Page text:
When the journalist and author Kenneth Rose died aged eighty-nine in 2014, he left 350 boxes containing six million words of his journals. He had kept a journal for seventy years. Rose was keenly aware of the historical importance of the diaries, and before he died he appointed D R Thorpe as their editor – the last in a long line of candidates he had considered for the job. From the shedload of material that Rose bequeathed to the Bodleian Library, Thorpe has now produced the first of two volumes, covering thirty-five years.
Rose is no Pepys. He tells us very little about himself. There’s nothing about money or what he had for breakfast, and certainly nothing about sex, oh my goodness no. Rose was a bachelor, and it seems impertinent to even wonder about his domestic arrangements. Not until page 376 do we learn that his London flat was in Connaught Place. Rose is almost an invisible man in his own diaries.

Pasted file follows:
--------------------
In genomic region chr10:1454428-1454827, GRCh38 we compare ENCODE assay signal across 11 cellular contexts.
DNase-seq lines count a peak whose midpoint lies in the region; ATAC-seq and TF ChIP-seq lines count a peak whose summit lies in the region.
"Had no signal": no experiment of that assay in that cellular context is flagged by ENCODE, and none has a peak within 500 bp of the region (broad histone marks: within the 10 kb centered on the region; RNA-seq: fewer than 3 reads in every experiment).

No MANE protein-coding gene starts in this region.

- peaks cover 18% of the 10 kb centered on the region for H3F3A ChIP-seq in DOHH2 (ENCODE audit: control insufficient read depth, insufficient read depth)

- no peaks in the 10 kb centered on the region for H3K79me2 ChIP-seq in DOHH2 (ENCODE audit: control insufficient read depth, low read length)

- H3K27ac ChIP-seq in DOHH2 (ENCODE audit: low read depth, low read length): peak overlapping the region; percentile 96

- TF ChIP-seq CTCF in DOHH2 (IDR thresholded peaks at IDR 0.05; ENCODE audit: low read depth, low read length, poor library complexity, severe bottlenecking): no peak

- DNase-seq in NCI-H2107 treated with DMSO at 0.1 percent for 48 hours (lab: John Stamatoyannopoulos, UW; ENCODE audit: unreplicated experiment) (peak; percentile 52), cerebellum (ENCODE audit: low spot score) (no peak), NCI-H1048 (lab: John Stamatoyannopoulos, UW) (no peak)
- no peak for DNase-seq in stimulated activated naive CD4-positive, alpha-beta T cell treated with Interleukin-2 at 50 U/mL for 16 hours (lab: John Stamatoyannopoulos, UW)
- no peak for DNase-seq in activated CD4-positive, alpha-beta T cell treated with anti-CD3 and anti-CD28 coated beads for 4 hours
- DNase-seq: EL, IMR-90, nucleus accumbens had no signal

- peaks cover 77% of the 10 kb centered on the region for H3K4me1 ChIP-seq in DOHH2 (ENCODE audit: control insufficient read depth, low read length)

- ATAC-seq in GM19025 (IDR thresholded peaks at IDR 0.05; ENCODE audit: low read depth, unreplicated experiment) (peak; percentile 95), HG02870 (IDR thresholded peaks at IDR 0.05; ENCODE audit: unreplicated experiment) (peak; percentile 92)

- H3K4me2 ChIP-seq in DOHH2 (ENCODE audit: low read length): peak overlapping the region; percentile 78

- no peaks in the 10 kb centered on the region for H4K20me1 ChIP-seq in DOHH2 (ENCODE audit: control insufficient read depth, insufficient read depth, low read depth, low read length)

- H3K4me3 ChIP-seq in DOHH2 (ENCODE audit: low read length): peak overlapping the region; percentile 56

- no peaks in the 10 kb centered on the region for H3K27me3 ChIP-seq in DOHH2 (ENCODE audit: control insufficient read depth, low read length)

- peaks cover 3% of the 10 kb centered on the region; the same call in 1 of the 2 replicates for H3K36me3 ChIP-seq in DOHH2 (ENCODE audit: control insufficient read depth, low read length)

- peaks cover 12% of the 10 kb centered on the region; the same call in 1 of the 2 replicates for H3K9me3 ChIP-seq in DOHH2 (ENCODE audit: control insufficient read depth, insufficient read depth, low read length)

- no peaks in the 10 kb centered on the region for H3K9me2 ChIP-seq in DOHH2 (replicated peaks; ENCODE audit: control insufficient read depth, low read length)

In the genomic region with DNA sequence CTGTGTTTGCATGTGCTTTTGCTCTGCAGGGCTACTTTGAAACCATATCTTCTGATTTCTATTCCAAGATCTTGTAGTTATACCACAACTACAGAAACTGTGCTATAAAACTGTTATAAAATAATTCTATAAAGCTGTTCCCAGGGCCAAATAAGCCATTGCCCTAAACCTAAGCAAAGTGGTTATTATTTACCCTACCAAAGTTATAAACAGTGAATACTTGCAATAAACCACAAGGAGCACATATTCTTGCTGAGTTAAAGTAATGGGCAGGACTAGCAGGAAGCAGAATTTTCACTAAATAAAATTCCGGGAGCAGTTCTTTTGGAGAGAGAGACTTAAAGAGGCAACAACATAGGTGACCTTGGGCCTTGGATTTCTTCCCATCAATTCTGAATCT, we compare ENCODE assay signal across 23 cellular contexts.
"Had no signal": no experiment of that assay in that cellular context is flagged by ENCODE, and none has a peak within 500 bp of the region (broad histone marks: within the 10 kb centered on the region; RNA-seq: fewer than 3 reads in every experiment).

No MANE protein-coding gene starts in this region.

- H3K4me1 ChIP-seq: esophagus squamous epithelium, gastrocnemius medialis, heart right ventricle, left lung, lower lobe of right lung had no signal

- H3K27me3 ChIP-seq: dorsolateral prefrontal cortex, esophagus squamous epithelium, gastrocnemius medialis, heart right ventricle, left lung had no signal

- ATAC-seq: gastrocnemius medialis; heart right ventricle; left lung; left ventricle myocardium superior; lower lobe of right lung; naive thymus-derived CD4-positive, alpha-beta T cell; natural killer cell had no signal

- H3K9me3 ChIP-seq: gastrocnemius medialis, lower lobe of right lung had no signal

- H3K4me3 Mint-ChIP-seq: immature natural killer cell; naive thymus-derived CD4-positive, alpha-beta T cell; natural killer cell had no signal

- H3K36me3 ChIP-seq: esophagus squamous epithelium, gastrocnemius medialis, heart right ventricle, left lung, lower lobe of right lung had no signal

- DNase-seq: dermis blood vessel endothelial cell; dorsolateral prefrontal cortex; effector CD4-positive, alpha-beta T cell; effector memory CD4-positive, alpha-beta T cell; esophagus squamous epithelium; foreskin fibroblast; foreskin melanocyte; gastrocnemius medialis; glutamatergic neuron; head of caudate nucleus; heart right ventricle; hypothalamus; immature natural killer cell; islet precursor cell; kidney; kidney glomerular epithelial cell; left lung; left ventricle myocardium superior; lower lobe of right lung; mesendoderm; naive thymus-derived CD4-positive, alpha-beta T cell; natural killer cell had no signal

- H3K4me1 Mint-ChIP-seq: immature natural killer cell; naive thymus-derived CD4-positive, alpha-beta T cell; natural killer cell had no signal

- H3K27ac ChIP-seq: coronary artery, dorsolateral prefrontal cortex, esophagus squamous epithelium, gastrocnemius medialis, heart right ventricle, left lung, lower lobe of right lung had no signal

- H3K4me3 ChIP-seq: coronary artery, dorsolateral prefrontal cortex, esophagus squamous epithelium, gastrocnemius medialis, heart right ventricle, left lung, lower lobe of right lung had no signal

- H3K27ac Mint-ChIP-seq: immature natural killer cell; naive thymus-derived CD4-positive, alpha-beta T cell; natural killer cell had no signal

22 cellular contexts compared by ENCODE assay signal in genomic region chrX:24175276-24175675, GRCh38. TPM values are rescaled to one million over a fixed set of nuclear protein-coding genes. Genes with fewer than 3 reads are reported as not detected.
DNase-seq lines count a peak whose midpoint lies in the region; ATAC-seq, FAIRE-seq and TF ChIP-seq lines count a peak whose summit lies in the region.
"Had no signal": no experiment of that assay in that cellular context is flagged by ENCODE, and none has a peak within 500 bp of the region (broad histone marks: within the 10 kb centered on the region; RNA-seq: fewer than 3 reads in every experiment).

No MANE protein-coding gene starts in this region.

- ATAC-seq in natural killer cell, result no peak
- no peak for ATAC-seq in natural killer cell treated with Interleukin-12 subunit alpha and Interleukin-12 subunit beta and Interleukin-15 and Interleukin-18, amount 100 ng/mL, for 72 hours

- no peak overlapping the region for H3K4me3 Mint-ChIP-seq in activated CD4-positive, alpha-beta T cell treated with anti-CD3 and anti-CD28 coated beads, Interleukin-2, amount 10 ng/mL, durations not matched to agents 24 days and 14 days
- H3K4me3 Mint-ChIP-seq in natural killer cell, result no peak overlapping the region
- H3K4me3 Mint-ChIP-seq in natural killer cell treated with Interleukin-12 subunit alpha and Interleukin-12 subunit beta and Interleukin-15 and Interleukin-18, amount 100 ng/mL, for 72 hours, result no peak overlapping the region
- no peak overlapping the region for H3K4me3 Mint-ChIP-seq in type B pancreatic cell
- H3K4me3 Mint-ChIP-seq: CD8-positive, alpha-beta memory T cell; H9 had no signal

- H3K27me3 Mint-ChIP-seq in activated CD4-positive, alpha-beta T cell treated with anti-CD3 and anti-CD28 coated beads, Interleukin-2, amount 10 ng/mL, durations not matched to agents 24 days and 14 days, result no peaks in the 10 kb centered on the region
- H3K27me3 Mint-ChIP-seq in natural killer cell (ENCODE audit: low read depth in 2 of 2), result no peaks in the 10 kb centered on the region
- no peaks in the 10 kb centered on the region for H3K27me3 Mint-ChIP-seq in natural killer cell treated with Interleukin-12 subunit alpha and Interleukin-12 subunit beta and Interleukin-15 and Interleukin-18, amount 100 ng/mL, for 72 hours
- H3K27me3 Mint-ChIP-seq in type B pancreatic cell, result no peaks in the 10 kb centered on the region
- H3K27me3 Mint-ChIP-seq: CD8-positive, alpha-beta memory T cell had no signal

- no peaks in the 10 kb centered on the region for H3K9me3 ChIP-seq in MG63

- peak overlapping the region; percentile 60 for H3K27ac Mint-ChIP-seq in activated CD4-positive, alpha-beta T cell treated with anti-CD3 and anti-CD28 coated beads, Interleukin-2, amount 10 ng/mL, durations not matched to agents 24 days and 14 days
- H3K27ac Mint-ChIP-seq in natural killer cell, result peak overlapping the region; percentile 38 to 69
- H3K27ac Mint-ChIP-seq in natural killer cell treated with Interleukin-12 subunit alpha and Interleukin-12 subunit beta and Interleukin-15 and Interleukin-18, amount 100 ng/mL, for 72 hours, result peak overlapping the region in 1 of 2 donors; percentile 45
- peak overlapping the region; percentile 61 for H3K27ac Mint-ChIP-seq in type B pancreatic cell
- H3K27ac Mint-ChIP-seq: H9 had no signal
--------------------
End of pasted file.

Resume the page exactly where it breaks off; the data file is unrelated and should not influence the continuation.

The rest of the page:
Born in 1924 in Bradford to a Jewish surgeon named Dr Rosenwige, Rose was educated at Repton and won a scholarship to read history at New College. He served during the war in the Welsh Guards, where he was bullied on account of his Jewishness (he was rescued by my uncle Matthew Ridley). The boy from Bradford very soon reinvented himself as an insider by becoming the chronicler of the Establishment.